Meanwhile, Ethiopia may have unearthed an absolute gem in 17 year old Solomon Barega. The athletics world is a buzz about the young star who just made the transition to senior level running. As a junior, he swept the accolades, including gold in the 5000m at the world’s in Bydgoszcz Poland last year, before a standout 2017 sealed his selection for London 2017. This year saw him win gold at the African Junior’s in Algeria last month with a scintillating run around the last bend reminiscent of the likes of Haile and Kenenisa in their prime. He followed that up with another late acceleration to win an exciting 3000m final at the World U-18’s in Nairobi weeks later. Without a doubt the best teenage long distance runner in the world today, he’ll get a taste of his first senior international competition. Ethiopian athletics fans see in Solomon a glorious future but he is already looking to the immediate future, stating that his goal is to win for his country in London.

The tall lanky framed Yomif Kejelcha will also be aching for a shot at glory in London, after being among those axed from the final Rio Olympic squad this time last year. Also among the youngsters shouldered with expectation due to his illustrious junior career, Yomif, who just turned 20, is currently a joint leader in the global Diamond League standings for the 5000m event alongside teammate Muktar Edris. He’s also in top form and looks to finally medal for his country at senior level in London.

Hagos Gebrehiwot is the most decorated athlete at senior level from Ethiopia’s quartet of 5000m runners. Still aged just 23, the Olympic bronze medalist will look to improve on his 2015 World Championship third place and 2013 World Championship second place finishes, both races where he lost out to winner Mo Farah. He qualified for London 2017 as a result of his outstanding 2016 in which he finished the year leading the 5000m standings for the 2016 Diamond League. For Hagos, he’ll hope its third time lucky as he goes up against Mo Farah for a world title yet again.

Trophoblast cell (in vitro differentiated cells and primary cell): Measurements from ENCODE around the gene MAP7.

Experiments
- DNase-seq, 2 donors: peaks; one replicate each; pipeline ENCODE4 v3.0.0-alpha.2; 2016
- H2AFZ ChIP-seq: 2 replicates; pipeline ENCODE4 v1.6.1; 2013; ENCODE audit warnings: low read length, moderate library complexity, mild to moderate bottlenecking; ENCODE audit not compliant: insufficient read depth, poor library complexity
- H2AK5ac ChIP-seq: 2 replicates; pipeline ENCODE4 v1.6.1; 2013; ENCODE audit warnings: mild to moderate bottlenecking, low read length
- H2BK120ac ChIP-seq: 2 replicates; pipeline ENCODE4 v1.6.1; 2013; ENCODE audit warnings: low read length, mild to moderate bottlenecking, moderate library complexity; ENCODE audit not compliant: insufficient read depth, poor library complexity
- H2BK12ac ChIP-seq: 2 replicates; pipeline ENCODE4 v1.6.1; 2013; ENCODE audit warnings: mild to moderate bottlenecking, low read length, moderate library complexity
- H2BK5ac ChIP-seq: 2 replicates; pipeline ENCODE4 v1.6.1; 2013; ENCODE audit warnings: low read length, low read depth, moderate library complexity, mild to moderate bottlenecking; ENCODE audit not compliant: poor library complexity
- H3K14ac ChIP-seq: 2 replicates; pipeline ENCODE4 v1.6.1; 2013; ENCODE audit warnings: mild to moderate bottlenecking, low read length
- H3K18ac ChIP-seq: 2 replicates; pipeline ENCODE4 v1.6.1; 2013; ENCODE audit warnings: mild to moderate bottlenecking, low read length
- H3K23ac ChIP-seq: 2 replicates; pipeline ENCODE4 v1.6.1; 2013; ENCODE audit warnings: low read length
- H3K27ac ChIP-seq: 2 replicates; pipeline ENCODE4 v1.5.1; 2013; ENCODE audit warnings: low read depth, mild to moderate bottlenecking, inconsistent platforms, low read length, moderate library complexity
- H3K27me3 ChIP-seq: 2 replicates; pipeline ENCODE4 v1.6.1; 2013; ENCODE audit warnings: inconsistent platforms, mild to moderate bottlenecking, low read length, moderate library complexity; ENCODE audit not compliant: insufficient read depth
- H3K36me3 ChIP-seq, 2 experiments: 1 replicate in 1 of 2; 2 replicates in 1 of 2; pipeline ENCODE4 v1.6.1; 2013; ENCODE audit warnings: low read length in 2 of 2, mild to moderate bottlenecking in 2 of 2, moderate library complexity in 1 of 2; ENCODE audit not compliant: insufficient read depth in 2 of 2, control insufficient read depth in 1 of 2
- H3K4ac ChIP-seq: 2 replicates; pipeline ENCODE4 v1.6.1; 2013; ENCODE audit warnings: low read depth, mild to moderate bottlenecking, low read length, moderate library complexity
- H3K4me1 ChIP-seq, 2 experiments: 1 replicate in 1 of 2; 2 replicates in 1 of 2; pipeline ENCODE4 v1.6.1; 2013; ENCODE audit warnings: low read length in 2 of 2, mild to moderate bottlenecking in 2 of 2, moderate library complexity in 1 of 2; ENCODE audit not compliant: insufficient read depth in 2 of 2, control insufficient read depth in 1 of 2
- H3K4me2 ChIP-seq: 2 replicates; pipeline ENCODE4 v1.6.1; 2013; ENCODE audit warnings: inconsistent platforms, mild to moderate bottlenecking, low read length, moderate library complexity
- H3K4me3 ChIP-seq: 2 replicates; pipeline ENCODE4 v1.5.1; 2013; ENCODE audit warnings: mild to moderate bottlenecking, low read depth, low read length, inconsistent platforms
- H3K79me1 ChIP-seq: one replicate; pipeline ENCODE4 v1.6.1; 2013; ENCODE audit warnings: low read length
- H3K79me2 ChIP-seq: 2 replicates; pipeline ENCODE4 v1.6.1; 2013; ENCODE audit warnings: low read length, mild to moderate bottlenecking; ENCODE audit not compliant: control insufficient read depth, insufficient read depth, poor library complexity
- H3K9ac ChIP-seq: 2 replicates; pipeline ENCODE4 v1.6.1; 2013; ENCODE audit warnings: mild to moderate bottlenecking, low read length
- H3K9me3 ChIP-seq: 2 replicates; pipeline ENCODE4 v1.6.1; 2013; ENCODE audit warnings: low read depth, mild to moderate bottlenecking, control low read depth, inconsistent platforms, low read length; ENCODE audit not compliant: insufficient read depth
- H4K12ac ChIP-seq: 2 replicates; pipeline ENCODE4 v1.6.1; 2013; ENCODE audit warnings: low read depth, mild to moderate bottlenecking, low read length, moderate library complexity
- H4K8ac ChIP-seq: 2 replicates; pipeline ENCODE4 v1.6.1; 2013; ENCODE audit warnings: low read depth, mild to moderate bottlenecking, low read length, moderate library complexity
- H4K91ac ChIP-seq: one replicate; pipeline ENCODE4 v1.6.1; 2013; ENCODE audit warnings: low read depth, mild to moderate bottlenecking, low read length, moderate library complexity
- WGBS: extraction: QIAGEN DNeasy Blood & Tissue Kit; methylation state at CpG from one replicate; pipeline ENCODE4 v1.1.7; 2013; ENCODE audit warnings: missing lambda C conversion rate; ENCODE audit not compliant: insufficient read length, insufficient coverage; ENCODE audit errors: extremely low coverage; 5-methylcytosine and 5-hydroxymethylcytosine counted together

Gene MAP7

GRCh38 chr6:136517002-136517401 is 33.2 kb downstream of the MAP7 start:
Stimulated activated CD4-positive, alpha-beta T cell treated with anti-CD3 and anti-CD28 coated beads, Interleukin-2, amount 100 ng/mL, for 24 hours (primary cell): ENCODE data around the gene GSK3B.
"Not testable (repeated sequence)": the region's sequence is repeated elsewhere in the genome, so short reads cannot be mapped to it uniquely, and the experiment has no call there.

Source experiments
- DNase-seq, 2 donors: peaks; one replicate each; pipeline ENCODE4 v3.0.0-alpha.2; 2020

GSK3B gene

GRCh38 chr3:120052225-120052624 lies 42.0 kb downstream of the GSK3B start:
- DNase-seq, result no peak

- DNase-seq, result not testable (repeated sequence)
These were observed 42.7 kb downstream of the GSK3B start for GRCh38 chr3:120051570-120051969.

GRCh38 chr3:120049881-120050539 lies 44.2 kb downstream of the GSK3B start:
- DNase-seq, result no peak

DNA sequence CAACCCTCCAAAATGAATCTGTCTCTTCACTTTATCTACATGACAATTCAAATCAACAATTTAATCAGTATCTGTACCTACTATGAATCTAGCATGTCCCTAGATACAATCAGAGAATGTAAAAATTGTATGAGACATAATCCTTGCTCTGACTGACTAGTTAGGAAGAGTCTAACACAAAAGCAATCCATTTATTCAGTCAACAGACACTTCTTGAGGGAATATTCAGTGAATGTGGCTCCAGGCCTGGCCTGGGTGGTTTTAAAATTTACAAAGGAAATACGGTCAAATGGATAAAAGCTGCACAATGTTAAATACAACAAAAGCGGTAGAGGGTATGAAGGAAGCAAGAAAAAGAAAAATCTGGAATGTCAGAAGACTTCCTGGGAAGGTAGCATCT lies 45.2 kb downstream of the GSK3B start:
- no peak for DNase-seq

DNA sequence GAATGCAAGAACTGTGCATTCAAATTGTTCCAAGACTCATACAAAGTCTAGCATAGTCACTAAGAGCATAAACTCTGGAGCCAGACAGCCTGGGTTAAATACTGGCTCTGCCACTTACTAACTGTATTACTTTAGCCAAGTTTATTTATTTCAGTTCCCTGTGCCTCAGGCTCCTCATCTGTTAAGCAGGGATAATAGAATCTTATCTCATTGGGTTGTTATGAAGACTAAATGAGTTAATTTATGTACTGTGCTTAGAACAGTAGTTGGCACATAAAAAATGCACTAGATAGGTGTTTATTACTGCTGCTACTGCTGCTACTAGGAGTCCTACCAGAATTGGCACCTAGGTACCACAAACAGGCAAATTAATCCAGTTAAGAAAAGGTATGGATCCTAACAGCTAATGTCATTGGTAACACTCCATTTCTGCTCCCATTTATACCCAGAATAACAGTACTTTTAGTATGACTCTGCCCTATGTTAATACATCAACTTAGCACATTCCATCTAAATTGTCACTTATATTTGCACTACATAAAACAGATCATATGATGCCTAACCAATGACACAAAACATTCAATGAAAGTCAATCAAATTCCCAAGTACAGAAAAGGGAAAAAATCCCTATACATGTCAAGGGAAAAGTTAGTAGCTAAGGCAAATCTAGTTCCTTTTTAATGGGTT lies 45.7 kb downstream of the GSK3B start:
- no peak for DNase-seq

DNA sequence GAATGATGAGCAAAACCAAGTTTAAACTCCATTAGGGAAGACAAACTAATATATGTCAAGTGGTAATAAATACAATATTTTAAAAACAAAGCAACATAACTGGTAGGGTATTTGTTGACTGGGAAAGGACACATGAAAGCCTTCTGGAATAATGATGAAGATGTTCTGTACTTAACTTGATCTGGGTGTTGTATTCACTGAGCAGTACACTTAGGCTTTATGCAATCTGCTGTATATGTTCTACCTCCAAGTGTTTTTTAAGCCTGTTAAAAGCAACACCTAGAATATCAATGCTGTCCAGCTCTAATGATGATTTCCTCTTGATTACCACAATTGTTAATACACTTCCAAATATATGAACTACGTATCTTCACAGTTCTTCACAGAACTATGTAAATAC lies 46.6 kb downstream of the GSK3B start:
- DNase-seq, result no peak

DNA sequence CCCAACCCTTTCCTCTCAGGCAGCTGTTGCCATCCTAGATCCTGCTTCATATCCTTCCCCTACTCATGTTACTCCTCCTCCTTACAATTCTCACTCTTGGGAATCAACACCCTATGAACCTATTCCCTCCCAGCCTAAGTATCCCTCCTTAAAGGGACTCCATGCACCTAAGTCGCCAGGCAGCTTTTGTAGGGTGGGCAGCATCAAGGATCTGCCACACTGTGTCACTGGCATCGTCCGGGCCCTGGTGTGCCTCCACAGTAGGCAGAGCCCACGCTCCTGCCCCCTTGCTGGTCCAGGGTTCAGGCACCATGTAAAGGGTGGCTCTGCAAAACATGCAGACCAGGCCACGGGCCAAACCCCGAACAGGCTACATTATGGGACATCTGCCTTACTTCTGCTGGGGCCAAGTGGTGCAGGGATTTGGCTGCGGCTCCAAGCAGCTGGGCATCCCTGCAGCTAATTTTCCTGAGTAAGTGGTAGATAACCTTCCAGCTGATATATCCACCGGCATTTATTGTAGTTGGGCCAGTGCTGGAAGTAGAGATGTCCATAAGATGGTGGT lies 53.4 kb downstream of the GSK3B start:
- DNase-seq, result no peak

10,000m: Abadi Hadis, Jemal Yimer and Anduamlak Belehu

There will be a lot less firepower in the Ethiopian arsenal for the men’s 10,000m event. Nowhere near as decorated or as reputed as their predecessors, the likes of Abadi Hadis, who finished a rather paltry 15th in the Olympic final last year, aren’t seriously expected to challenge for honours. Nineteen year old Abadi Hadis was the winner at the trial event in Hengelo this year, while Jemal Yimer came in second at the same event. Anduamlak Belehu, 18, won the 10,000m title at the Ethiopian championships this year, rising from total obscurity to beat one of the world’s top athletes in Muktar Edris back at Addis Ababa Stadium.

Tamirat Tola and Worknesh Degefa (photo: dubaimarathon.org)

Marathon: Tamirat Tola, Tsegaye Mekonnen and Yemane Tsegaye

25 year old Tamirat Tola has made an early switch from the track to the marathon course and it paid off earlier this year with the 10,000m Olympic bronze medalist pocketing a cool 200,000$ as a result of his winning the Dubai Marathon. He’ll be joined by another marathoner who announced himself to the world at the same venue, 2014 Dubai Marathon winner Tsegaye Mekonnen. Tsegaye’s selection was earned as a result of his Hamburg Marathon heroics in April, where he came out on top in a duel with defending Olympic champion Stephen Kiprotich of Uganda, winning the race. It was his first marathon win in three years and it brought him back into national team contention ahead of the strong competition in the likes of Tsegaye Kebede and Lelisa Desisa. Meanwhile Yemane Tsegaye, husband of Ethio-Swedish athlete Abeba Aregawi, will be the senior member of the marathon team. The 32 year old won the marathon silver medal at the 2015 World Championships and is in the team ahead of the legendary Kenenisa Bekele, whom many thought was a shoe in for the marathon team. The three time Olympic gold medalist ruled himself out of the competition, stating he wasn’t feeling fit.